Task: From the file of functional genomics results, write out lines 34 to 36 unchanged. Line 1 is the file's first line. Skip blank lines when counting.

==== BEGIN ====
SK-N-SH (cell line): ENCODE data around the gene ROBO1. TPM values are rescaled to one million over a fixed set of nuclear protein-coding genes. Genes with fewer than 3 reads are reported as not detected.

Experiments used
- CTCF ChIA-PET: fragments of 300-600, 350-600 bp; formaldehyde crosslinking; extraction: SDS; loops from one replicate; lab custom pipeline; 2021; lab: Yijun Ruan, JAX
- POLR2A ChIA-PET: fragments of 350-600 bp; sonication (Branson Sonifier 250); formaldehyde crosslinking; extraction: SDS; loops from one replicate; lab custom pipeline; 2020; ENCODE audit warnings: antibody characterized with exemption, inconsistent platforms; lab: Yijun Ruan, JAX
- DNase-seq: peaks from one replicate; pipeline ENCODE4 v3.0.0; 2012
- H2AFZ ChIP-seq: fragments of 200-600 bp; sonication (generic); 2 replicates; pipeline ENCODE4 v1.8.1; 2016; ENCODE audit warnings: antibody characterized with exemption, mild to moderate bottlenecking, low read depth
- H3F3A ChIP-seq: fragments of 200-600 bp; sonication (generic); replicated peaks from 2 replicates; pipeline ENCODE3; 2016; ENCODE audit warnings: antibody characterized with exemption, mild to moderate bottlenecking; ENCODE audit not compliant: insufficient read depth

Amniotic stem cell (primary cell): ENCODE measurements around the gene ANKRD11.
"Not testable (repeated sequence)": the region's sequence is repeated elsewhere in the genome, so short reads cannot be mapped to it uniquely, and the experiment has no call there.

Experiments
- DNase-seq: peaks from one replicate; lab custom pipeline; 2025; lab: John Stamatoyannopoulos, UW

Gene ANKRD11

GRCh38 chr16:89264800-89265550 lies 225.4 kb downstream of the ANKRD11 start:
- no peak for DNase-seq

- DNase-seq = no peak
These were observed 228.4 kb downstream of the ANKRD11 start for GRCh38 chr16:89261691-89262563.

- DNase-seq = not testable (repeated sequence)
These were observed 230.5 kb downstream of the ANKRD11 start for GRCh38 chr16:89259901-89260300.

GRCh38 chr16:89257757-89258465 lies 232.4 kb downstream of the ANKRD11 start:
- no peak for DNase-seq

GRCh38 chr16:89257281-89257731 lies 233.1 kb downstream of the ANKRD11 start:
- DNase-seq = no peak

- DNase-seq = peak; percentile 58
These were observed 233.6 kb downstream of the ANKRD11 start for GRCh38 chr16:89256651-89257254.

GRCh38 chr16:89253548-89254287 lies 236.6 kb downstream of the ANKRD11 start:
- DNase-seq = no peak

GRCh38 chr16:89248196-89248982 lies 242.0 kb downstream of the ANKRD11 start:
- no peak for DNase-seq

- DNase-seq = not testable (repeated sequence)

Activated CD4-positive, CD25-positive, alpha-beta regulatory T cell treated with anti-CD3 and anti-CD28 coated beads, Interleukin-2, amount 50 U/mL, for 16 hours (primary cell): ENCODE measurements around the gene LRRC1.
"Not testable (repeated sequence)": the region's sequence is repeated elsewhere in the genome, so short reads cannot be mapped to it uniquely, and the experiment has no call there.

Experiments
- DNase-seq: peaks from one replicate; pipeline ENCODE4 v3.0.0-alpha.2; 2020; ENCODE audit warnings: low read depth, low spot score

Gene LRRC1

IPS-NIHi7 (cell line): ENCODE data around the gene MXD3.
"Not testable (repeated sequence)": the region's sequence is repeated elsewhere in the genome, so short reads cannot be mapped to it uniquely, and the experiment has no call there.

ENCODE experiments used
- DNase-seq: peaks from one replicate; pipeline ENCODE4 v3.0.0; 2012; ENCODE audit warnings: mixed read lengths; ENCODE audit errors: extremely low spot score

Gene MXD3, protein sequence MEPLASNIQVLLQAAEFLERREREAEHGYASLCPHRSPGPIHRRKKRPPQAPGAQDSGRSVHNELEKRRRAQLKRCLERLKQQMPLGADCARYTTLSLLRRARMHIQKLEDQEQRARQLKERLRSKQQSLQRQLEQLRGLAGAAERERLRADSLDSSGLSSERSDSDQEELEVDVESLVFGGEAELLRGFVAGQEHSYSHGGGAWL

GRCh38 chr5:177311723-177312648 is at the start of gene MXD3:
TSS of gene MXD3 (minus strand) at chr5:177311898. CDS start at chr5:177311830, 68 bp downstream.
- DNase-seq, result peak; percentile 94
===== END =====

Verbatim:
Gene LRRC1

IPS-NIHi7 (cell line): ENCODE data around the gene MXD3.
"Not testable (repeated sequence)": the region's sequence is repeated elsewhere in the genome, so short reads cannot be mapped to it uniquely, and the experiment has no call there.